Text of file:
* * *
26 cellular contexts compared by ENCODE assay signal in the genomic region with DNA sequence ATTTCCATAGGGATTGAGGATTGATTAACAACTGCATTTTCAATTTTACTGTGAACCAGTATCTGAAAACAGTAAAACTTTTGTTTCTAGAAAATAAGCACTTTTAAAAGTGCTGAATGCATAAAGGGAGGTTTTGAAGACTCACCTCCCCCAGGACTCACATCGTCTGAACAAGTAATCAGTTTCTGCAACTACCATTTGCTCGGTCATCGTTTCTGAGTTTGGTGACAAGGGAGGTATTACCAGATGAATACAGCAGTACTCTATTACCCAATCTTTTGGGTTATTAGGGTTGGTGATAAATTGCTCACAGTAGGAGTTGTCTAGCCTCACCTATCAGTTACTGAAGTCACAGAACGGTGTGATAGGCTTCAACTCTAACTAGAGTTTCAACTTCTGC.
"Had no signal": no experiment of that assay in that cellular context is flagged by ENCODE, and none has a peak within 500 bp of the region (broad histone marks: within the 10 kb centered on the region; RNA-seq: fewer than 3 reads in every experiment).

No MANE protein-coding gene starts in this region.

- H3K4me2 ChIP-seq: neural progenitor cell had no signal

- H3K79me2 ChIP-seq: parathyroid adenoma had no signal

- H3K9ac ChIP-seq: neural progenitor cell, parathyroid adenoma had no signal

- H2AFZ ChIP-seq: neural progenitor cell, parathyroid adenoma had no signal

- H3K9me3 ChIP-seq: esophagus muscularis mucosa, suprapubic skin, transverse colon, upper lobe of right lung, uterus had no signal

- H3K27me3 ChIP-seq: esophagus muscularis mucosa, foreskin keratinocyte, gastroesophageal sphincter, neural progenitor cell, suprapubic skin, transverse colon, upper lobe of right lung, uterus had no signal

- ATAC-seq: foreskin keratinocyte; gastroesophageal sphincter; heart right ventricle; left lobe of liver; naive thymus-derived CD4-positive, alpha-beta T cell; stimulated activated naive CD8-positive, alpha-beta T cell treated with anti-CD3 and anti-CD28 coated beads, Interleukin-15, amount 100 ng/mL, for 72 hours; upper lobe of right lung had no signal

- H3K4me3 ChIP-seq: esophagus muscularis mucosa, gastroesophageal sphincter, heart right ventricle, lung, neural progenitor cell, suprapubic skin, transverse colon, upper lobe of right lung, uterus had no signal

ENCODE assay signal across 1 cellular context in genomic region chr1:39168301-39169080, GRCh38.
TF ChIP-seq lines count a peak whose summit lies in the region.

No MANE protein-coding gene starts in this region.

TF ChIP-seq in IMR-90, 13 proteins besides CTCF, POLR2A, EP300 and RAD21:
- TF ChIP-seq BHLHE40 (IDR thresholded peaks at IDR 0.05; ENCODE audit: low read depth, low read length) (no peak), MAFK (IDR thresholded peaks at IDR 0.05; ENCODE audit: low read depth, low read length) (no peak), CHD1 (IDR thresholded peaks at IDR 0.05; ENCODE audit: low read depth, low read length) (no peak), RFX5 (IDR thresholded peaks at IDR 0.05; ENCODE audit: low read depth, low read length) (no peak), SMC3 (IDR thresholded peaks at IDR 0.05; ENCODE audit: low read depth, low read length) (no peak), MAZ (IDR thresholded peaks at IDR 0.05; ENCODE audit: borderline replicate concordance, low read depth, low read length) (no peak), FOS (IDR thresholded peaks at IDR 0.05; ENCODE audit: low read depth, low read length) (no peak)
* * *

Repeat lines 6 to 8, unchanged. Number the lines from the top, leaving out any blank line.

- H3K9ac ChIP-seq: neural progenitor cell, parathyroid adenoma had no signal

- H2AFZ ChIP-seq: neural progenitor cell, parathyroid adenoma had no signal

- H3K9me3 ChIP-seq: esophagus muscularis mucosa, suprapubic skin, transverse colon, upper lobe of right lung, uterus had no signal